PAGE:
One of the great things about living in Grand Rapids is the movement toward “localism”. A large part of the culture here is focused on buying and selling goods that were produced locally. As a result the city has some AMAZING, unique eateries, some cool shops and an abundance of great farmers markets.
This culture of localism gave me the drive to try to sell my cards in a local store. There is an art market at the largest farmers market every Sunday, however, it is closed this time of the year. That was fine by me anyway because I’m not too keen on the idea of standing outside in the cold just to sell a few card here and there. Therefore, I felt as though consigning was my best option.
Last Thursday I made it my mission to swallow my pride and head out to a shop to talk to the owner about my cards. I arrived at a boho little shop near my house and asked the owner if she had a minute to talk to me. I was surprised by my own confidence when I approached her and the ease with which I spoke to her. Ordinarily I get pretty anxious when talking to new people, especially if I am trying to sell them something.
The owner was very nice, but said that she really doesn’t take handmade things and only has a small allotment for things like stationary. She also said she will think about it (code for no?) She did give me some really good advice, though; she told me about the nature of consigning and that usually a place will offer a 60-40 split, the artisan getting the 40% and that if there is anyway I can sell it myself, that would probably be the best option for me. As I mentioned previously in this post, the artist market was now closed so that meant limited arenas to sell my goods.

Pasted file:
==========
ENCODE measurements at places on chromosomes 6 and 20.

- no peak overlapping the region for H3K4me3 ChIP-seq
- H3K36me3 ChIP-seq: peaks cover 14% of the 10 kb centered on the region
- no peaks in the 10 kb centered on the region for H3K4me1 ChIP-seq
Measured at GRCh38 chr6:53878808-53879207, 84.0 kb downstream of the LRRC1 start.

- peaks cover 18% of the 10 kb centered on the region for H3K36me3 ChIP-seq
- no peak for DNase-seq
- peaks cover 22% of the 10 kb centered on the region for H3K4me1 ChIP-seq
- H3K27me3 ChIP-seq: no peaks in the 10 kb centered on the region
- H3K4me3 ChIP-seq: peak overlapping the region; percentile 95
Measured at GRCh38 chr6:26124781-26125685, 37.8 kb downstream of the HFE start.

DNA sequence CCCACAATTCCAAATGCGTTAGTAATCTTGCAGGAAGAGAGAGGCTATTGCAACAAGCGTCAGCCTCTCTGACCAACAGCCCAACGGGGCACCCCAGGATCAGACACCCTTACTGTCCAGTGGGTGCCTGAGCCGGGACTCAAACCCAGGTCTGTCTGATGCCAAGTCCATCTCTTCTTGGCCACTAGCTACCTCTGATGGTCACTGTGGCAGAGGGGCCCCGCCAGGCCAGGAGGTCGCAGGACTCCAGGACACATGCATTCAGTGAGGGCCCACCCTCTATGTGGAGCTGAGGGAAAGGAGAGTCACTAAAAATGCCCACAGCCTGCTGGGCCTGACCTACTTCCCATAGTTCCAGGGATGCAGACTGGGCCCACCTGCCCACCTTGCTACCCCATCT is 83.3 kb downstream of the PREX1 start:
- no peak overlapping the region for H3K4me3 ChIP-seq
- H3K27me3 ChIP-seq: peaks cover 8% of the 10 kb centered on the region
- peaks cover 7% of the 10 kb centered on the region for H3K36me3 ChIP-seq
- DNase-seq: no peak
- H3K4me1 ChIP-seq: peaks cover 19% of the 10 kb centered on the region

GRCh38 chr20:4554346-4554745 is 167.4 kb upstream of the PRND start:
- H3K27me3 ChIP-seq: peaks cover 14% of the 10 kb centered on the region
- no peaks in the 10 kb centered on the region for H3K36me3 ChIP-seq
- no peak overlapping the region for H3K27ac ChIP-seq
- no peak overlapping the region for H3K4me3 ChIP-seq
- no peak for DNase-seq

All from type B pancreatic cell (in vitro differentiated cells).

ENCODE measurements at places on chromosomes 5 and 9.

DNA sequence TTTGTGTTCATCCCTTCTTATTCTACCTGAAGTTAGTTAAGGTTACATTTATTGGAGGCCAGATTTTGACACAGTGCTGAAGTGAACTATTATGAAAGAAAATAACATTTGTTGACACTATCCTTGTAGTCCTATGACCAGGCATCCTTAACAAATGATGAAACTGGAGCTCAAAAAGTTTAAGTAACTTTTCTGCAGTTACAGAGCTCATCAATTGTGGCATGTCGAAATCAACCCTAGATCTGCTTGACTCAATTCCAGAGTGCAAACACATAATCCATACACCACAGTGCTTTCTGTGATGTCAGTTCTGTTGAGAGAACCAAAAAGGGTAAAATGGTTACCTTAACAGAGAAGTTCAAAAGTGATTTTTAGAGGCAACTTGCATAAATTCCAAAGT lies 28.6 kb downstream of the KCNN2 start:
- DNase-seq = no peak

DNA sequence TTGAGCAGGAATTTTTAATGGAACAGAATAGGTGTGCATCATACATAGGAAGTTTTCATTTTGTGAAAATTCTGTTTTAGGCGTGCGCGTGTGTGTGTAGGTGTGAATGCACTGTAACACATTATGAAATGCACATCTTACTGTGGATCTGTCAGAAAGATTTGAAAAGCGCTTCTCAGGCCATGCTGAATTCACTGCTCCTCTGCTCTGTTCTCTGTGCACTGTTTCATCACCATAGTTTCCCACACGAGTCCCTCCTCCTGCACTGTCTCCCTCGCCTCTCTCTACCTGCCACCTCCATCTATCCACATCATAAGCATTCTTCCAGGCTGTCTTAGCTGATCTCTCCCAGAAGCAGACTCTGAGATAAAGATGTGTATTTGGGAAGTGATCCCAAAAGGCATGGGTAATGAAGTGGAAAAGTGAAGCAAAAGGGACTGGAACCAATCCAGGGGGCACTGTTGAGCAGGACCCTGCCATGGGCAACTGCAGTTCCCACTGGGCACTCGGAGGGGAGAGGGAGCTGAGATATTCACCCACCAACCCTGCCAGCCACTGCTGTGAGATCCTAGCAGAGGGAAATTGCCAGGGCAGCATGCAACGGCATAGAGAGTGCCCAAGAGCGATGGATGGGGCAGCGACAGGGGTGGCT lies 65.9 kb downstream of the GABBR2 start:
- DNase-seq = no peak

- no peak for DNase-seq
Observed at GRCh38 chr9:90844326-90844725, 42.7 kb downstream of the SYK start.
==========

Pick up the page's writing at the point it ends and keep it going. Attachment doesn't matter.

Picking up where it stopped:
After evaluating everything this woman told me, I decided that my best option at this point was Etsy. It provided the least amount of uncontrollable variables and with them only taking a $0.20 listing fee, and a 3.5% cut off my profits, I found it to be a pretty good deal for me. Although I was bummed not to have it displayed locally at this point, I am happy with my decision so far and I am happy that I at least explored other options before settling on this one.
This is also a good lesson to learn and perhaps teach to other women (particularly in the global South) who are starting their own small business. One of the issues with a lot of these countries economies on a macro level is that they do not own the businesses or the resources that they are producing. This means that the company that employs them can determine how much or how little to pay the workers no matter the amount of work these people are doing. Just like in my situation, the best option for these workers is to be their own boss or at least have as much control over their product and consequent wage as possible.